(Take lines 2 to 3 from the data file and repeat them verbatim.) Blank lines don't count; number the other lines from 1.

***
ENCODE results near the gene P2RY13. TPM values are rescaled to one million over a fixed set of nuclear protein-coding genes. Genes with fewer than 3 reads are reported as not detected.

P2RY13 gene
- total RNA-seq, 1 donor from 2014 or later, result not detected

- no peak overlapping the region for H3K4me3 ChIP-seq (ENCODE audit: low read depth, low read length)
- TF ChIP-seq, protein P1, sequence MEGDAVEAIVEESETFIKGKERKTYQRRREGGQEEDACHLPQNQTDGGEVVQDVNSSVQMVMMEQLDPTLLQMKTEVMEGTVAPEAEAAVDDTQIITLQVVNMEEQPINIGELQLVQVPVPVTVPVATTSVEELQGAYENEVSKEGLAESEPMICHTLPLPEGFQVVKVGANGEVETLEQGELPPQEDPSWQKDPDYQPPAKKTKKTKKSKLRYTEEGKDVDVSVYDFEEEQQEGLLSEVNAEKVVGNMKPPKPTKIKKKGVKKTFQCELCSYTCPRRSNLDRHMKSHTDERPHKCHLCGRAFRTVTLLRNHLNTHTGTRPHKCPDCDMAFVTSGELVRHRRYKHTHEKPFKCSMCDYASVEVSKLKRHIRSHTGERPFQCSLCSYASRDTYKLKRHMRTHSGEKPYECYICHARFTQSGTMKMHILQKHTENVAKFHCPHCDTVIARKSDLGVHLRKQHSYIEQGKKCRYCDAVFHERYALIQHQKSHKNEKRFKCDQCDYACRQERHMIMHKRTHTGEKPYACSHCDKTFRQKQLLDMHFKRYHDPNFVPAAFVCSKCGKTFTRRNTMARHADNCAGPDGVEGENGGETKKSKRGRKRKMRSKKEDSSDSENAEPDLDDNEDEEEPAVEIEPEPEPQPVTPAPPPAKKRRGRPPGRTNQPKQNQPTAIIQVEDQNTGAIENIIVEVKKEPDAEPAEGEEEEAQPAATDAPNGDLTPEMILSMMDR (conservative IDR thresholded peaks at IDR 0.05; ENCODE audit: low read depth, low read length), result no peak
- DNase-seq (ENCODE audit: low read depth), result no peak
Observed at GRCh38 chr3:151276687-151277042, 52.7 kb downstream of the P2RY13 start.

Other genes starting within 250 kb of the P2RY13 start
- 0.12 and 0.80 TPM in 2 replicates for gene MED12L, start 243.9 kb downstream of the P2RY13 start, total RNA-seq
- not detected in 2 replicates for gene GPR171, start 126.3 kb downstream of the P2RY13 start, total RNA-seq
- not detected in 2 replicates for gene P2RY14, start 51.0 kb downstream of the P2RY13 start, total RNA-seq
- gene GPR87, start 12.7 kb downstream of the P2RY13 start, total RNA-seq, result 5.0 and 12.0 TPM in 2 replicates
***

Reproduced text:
P2RY13 gene
- total RNA-seq, 1 donor from 2014 or later, result not detected